Charulata’s husband Bhupati played by Sailen Mukherjee, is one of the archetypical rich Bengal landlords of those times who had lot of time on their hands to devote to various pursuits.Bhupati is an intellectual who is shown passionate about publishing political news. Due to his publishing business, Bhupati hardly has anytime for Charu but is sensitive enough to sense her loneliness. When Bhupati’s brother, Amal played by Soumitra Chatterjee comes to live with them for some time, Charu finds herself attracted towards him. Her loneliness is very beautifully depicted , not because of a dearth of people around her but due to her craving for the intellectual stimulation of a companion, as interested as her, in literary pursuits. That craving drives her to step outside the boundaries set by the society even though Bhupati is depicted as a very considerate husband.Bhupati is completely unaware of any undercurrents as his newspaper work is collapsing due to misappropriation of funds by his trusted manager. Eventually, even Amal falls prey to Charu’s attractions but the dilemma he faces is immense and finally decides to leave. After the collapse of his business, Bhupati takes Charu out for a sojourn during which he again gets inspired to start another newspaper with Charu’s support. But as fate would have it, a letter from Amal, is all it takes for Charu to break down completely and is witnessed inadvertently by Bhupati. Charu becomes aware that her husband has witnessed her and awaits his decision.
The turmoil of Bhupati’s mind is shown very well and the last scene when they both extend their hand hesitatingly is frozen with unsaid words and emotions.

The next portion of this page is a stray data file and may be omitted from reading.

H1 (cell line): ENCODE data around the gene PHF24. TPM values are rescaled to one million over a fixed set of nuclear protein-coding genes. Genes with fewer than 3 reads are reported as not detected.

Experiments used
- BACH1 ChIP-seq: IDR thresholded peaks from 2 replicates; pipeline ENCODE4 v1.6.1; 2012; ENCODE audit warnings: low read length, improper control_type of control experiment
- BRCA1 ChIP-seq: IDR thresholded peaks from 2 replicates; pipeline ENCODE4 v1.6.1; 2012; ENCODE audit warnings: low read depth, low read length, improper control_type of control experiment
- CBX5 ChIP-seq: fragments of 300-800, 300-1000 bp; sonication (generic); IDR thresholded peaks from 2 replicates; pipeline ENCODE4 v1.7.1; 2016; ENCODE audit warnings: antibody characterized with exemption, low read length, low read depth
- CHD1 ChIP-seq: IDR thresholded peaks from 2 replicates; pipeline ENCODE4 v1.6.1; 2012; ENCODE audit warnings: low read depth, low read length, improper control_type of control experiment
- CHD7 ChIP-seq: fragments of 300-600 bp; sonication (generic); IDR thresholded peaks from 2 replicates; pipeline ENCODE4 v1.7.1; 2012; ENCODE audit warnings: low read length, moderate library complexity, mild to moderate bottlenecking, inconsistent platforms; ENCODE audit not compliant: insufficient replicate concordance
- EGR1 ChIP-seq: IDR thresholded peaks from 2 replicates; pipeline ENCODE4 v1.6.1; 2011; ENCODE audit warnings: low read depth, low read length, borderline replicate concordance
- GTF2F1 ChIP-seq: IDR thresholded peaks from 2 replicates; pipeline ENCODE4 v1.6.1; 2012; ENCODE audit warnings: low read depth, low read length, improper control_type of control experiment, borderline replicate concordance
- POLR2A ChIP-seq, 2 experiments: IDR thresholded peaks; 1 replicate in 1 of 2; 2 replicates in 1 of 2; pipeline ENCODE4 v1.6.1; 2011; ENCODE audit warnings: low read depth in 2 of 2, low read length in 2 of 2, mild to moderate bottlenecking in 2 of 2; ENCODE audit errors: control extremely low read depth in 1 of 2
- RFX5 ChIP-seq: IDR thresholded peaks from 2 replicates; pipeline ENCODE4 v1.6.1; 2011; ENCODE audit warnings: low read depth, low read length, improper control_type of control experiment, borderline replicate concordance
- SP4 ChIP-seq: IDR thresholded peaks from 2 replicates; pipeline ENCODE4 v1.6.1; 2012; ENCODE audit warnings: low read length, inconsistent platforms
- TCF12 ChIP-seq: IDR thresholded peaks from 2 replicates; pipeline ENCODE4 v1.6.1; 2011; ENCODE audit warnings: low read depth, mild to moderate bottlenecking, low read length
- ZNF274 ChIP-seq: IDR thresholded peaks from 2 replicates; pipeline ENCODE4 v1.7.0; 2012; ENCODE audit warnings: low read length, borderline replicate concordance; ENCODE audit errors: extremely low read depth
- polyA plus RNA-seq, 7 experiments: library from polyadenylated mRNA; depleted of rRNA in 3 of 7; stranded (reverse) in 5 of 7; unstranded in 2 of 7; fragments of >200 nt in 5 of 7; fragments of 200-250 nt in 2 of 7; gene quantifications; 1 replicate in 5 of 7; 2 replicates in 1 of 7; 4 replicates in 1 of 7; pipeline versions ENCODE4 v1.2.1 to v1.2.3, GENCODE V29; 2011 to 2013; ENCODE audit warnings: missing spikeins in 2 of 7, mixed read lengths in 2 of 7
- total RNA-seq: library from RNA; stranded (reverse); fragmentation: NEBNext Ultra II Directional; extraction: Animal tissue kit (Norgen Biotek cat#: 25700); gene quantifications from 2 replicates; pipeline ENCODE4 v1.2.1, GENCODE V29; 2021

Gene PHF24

The film is a study in complex human emotions. All the characters are caught in the web of their emotions. Madhabi emotes extremely well conveying all the angst experienced by the character. Words are made redundant as the expressions convey much more. The scene when Amal tells Charu that his brother wanted him to convince her to write and her subsequent anger is very eloquent. The film has been able to bring out the subtlety of emotions of the human mind but the understanding of the complexity of female emotions is a masterstroke. Symbolic depiction of the turmoil and anxiety is very eloquent. The camera angles, the shots capturing the emotions on the faces of the characters establish communication with the viewer in a way in which spoken dialogues can never do.
The last scene when Bhupati’s extends his hand is also pregnant with thoughts and the beauty lies in the fact, that it has the capacity to let each viewer interpret it for oneself.